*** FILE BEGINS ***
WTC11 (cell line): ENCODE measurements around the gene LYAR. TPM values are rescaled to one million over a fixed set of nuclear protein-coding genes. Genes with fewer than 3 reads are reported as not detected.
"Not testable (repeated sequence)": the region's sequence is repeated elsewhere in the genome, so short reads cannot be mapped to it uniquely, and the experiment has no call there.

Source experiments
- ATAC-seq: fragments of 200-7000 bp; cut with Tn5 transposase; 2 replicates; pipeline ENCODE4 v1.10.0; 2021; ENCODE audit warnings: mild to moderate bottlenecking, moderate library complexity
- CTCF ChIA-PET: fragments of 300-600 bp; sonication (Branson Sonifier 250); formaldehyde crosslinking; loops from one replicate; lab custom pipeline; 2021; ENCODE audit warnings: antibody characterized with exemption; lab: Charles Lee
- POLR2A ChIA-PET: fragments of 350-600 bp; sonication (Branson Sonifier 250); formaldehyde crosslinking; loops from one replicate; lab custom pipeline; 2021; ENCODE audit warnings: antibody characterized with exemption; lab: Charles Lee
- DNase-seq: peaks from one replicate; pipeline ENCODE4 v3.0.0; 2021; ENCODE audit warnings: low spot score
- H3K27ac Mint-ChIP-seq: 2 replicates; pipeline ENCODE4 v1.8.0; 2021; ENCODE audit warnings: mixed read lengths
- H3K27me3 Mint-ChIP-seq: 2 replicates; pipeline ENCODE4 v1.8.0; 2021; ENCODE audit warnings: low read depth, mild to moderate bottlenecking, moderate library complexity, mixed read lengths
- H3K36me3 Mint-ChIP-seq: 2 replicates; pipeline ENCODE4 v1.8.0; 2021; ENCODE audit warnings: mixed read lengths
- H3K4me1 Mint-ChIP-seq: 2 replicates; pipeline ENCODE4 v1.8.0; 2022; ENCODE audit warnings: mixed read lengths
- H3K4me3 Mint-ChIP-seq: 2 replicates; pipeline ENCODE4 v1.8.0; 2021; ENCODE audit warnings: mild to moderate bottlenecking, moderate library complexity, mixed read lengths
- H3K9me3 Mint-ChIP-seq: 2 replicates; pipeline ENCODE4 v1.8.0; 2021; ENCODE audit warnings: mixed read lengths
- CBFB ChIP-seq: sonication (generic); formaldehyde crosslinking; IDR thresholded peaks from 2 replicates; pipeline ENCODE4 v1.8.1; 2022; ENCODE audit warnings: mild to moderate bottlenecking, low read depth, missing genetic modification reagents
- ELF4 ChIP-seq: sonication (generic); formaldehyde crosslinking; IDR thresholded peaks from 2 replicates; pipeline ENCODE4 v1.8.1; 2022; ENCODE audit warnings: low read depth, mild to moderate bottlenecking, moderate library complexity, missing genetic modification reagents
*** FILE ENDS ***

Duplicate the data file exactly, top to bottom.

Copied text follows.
WTC11 (cell line): ENCODE measurements around the gene LYAR. TPM values are rescaled to one million over a fixed set of nuclear protein-coding genes. Genes with fewer than 3 reads are reported as not detected.
"Not testable (repeated sequence)": the region's sequence is repeated elsewhere in the genome, so short reads cannot be mapped to it uniquely, and the experiment has no call there.

Source experiments
- ATAC-seq: fragments of 200-7000 bp; cut with Tn5 transposase; 2 replicates; pipeline ENCODE4 v1.10.0; 2021; ENCODE audit warnings: mild to moderate bottlenecking, moderate library complexity
- CTCF ChIA-PET: fragments of 300-600 bp; sonication (Branson Sonifier 250); formaldehyde crosslinking; loops from one replicate; lab custom pipeline; 2021; ENCODE audit warnings: antibody characterized with exemption; lab: Charles Lee
- POLR2A ChIA-PET: fragments of 350-600 bp; sonication (Branson Sonifier 250); formaldehyde crosslinking; loops from one replicate; lab custom pipeline; 2021; ENCODE audit warnings: antibody characterized with exemption; lab: Charles Lee
- DNase-seq: peaks from one replicate; pipeline ENCODE4 v3.0.0; 2021; ENCODE audit warnings: low spot score
- H3K27ac Mint-ChIP-seq: 2 replicates; pipeline ENCODE4 v1.8.0; 2021; ENCODE audit warnings: mixed read lengths
- H3K27me3 Mint-ChIP-seq: 2 replicates; pipeline ENCODE4 v1.8.0; 2021; ENCODE audit warnings: low read depth, mild to moderate bottlenecking, moderate library complexity, mixed read lengths
- H3K36me3 Mint-ChIP-seq: 2 replicates; pipeline ENCODE4 v1.8.0; 2021; ENCODE audit warnings: mixed read lengths
- H3K4me1 Mint-ChIP-seq: 2 replicates; pipeline ENCODE4 v1.8.0; 2022; ENCODE audit warnings: mixed read lengths
- H3K4me3 Mint-ChIP-seq: 2 replicates; pipeline ENCODE4 v1.8.0; 2021; ENCODE audit warnings: mild to moderate bottlenecking, moderate library complexity, mixed read lengths
- H3K9me3 Mint-ChIP-seq: 2 replicates; pipeline ENCODE4 v1.8.0; 2021; ENCODE audit warnings: mixed read lengths
- CBFB ChIP-seq: sonication (generic); formaldehyde crosslinking; IDR thresholded peaks from 2 replicates; pipeline ENCODE4 v1.8.1; 2022; ENCODE audit warnings: mild to moderate bottlenecking, low read depth, missing genetic modification reagents
- ELF4 ChIP-seq: sonication (generic); formaldehyde crosslinking; IDR thresholded peaks from 2 replicates; pipeline ENCODE4 v1.8.1; 2022; ENCODE audit warnings: low read depth, mild to moderate bottlenecking, moderate library complexity, missing genetic modification reagents